The qualifying results from the Dutch Grand Prix suggested a decisive swing in McLaren’s favour in the battle to be best of the rest in the Formula 1 field, with Lando Norris seventh and the best Alpine only 12th. But this was not as clear a ‘victory’ as McLaren needed at a track where it hoped to have the edge.
McLaren has fallen to 20 points behind Alpine in the constructors’ championship and saw Zandvoort as the ideal opportunity to make inroads into that deficit having not outscored Alpine in any of the last seven races.
Although Norris lapped just 27 thousdanths of a second off Mercedes driver George Russell, he did leave a little time on the table on the final run. But it was enough to put McLaren at the front of the midfield.
However, but for the intervention of Red Bull driver Sergio Perez, there’s every chance that Fernando Alonso would have been up there challenging him in Q3. Alonso himself felt beating Norris was eminently possible.
With team-mate Esteban Ocon struggling for pace thanks to a lack of confidence in the rear end of the Alpine, Alonso was always the team’s main threat. But while on course to make Q3 comfortably on his sole fresh-tyre run in Q2, he encountered Perez going slowly through Turn 9.
Alpine had a strong weekend last time out at Spa, but Alonso argued that the team wasn’t far off that level of performance at Zandvoort but that it was masked by his traffic troubles.
“It was traffic in Q2,” said Alonso when asked if the Dutch GP weekend was proving more difficult. “I was P6, P7 in all sessions so far and it was the same in Q1.
“Then in Q2 on the second attempt I was half a second better than the previous lap into Turn 9, then I had a misunderstanding with the Red Bull in front of me, and we lost a lot in that lap.
“The pace was there to be in Q3.”
Alonso failed to improve on that lap so had to rely on the time he set on used softs on his first Q2 run. It was revealing that Ocon only just beat that time using fresh rubber, showing the extent to which he was, to use sporting director Alan Permane’s phraseology, “not quite at one with the car”.
That put Ocon 12th, with Alonso 13th. But although Zandvoort is not an easy track to overtake on, at least Alonso should have the pace to make progress in the race. If he can get close to Norris, he could potentially even be able to beat him, while Alpine will hope that having its two cars starting on the periphery of the top 10 at least raises the possibility of a damage-limiting double-points finish even if Norris does stay ahead.
McLaren’s situation is made weaker by Daniel Ricciardo’s elimination in Q1 after lapping 0.525s slower than Norris in that part of qualifying.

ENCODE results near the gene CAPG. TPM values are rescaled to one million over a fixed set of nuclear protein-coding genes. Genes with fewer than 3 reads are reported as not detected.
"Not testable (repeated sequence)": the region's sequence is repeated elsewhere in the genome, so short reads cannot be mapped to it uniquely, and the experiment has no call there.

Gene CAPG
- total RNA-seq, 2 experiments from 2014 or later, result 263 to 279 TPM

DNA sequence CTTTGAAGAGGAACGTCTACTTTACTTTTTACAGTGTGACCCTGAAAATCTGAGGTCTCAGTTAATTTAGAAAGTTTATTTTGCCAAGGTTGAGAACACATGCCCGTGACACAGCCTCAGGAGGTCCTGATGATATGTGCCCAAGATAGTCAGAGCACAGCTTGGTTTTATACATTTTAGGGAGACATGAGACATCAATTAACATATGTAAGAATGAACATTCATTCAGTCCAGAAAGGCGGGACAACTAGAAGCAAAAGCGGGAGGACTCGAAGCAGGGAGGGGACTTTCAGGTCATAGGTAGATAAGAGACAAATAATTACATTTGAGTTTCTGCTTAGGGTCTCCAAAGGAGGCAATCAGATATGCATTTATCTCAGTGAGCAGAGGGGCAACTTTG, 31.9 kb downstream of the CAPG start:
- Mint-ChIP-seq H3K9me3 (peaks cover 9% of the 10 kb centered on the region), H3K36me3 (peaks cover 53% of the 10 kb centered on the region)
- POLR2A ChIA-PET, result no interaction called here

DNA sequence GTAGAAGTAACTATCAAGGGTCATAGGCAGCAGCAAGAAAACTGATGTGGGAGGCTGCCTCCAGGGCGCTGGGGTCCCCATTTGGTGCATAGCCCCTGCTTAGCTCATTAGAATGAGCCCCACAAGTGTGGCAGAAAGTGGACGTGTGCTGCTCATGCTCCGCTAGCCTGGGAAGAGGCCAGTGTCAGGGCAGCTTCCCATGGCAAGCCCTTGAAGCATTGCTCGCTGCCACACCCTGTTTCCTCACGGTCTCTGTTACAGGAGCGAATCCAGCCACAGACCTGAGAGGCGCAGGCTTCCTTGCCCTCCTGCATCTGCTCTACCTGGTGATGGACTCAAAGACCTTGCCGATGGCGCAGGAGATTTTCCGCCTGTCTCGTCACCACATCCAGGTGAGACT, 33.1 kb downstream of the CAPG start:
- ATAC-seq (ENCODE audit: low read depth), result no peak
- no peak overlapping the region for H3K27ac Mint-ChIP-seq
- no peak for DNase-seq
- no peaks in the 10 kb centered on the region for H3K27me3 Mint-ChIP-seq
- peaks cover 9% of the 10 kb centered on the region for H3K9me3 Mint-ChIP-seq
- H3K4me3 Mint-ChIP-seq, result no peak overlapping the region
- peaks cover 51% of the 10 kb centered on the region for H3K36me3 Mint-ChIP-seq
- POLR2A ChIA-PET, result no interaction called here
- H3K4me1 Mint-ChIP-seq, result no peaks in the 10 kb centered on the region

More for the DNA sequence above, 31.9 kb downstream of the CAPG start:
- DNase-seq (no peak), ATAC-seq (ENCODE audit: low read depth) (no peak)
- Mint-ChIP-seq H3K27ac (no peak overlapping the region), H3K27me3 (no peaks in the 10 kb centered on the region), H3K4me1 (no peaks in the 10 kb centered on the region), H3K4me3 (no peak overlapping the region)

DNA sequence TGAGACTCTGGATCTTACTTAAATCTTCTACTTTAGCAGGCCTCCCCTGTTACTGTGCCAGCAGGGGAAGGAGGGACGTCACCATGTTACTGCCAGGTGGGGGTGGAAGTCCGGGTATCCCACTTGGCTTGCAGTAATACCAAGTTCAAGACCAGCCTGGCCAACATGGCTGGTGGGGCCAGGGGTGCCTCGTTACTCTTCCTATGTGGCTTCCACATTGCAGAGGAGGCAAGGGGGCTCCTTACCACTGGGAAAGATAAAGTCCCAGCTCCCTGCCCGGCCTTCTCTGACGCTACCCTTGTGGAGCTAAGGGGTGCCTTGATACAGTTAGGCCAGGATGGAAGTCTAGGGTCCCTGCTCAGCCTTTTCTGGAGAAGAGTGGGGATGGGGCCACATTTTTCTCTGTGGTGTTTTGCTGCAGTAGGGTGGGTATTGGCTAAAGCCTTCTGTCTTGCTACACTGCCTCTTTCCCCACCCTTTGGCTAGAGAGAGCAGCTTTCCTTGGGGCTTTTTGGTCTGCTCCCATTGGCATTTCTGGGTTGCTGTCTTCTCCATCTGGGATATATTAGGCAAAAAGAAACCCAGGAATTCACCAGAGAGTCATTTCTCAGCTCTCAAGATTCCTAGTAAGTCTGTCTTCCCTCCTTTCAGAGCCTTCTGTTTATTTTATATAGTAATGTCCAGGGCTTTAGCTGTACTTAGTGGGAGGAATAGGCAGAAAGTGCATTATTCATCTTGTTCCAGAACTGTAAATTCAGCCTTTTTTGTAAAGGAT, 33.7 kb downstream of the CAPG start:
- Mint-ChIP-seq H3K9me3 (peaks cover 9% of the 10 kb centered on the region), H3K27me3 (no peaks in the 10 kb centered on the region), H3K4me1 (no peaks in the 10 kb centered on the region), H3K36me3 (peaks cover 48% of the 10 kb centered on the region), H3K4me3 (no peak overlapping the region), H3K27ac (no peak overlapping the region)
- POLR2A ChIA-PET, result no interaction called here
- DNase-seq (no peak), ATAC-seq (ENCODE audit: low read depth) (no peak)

While Ricciardo has struggled at Zandvoort, bad luck played its part given he was likely to set a time good enough to get into Q2 before Lance Stroll’s indirect intervention.
Stroll drifted beyond the white line at the entry to the penultimate corner while on his final Q1 lap, which kicked up a significant amount of dust. Ricciardo was the next car to arrive at Turn 13 and, despite taking a conservative approach to it, ran wide and lost time.
Although Ricciardo did go faster, his final sector was significantly slower than what he produced earlier in the session when it should have been an improvement. He suggests that it would have been at least enough to put him ahead of 15th-placed Zhou Guanyu and into Q2.
“The lap was decent, it was trending to be good enough to get me through,” said Ricciardo. “It was trending for an 11m1.7s or 1m11.8s – I’ll say conservatively 1m11.8s.
“Stroll dropped a left-rear on the entry of Turn 13 and brought a lot of dirt on the track, so I basically lost all the time there. I think [Sebastian] Vettel was just behind me and actually he spun for the same reason, and Lando was two cars behind and lost time as well.
“I pulled out of Turn 12 and I’m already looking up to 13 and saw a cloud of dust. As I got closer, I could see the track was covered in dirt and sand. I braked a little early to anticipate it and I still washed wide, just lost [time] all the way through the corner.”
While Ricciardo still had significant time to find – he suggests around three tenths – he would have at least been in a better position to race the two Alpines than he is likely to be starting 17th.
McLaren still has every chance of closing the gap to Alpine by a few points in the race. But what will concern it most for the ongoing battle is that Alpine potentially has the speed to be ahead at a track where the McLaren might have been expected to have the edge.